Thursday, September 24, 2009

Are Death Certificates a Matter of Public Records?

Death Certificates are a matter of public record. Death certificates are public records to an extent. It is possible for one to obtain a death certificate through various sources. The most common way would be to obtain it by contacting your states vital records department. Their contact information can be found with a quick web search. Most states allow you to order a copy of the death record online and by phone. The records kept are not all inclusive. Most states go back at least one hundred years although some states do go back to death dates even further. When contacting a vital statistic office to obtain a copy of a death record, there are some things you maybe asked. These may include the decedent’s social security number, birth date and death date.

They office will also want to know that you are an immediate or extended family member, hold power of attorney, or are a legal representative. They may ask you what your purpose of obtaining this record is. Other useful information to have on hand is the funeral directors name, the decedent’s parent’s names and the city or county of death. There will be a small fee charged for the administrative duties of finding and copying a death certificate. In some states, you may also have to pay an additional fee.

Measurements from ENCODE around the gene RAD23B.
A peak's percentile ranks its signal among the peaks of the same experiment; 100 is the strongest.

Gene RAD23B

If you would rather receive the record faster, there are also online services that you can buy a paid subscription to and do your own researching or you may pay a business to do the work for you. This will usually be the quickest alternative but the priciest. No matter how you chose to obtain a death record, remember that the more useful information you have, the easier it will be for anyone to conduct a search for you.

Missing information will lead to longer wait times and possibly more out of pocket expenses. Being prepared with the proper names and dates should be the first part of your endeavor.

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